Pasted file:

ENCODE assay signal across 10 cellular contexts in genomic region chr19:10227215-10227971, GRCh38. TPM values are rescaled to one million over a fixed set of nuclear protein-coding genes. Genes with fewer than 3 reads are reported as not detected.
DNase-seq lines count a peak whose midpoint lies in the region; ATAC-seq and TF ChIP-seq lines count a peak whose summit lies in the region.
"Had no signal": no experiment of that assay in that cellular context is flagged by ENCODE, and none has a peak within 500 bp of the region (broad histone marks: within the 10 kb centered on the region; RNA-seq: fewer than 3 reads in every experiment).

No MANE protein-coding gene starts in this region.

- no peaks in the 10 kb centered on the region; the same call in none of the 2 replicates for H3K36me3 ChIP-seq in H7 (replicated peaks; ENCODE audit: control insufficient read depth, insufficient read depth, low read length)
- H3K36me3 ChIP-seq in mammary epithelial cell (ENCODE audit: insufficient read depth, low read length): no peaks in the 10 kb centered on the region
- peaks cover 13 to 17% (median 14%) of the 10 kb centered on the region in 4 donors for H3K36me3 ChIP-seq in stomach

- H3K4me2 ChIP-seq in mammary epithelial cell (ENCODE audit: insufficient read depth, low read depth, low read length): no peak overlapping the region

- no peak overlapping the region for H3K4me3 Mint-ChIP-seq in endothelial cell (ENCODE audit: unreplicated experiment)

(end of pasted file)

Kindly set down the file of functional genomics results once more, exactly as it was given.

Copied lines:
ENCODE assay signal across 10 cellular contexts in genomic region chr19:10227215-10227971, GRCh38. TPM values are rescaled to one million over a fixed set of nuclear protein-coding genes. Genes with fewer than 3 reads are reported as not detected.
DNase-seq lines count a peak whose midpoint lies in the region; ATAC-seq and TF ChIP-seq lines count a peak whose summit lies in the region.
"Had no signal": no experiment of that assay in that cellular context is flagged by ENCODE, and none has a peak within 500 bp of the region (broad histone marks: within the 10 kb centered on the region; RNA-seq: fewer than 3 reads in every experiment).

No MANE protein-coding gene starts in this region.

- no peaks in the 10 kb centered on the region; the same call in none of the 2 replicates for H3K36me3 ChIP-seq in H7 (replicated peaks; ENCODE audit: control insufficient read depth, insufficient read depth, low read length)
- H3K36me3 ChIP-seq in mammary epithelial cell (ENCODE audit: insufficient read depth, low read length): no peaks in the 10 kb centered on the region
- peaks cover 13 to 17% (median 14%) of the 10 kb centered on the region in 4 donors for H3K36me3 ChIP-seq in stomach

- H3K4me2 ChIP-seq in mammary epithelial cell (ENCODE audit: insufficient read depth, low read depth, low read length): no peak overlapping the region

- no peak overlapping the region for H3K4me3 Mint-ChIP-seq in endothelial cell (ENCODE audit: unreplicated experiment)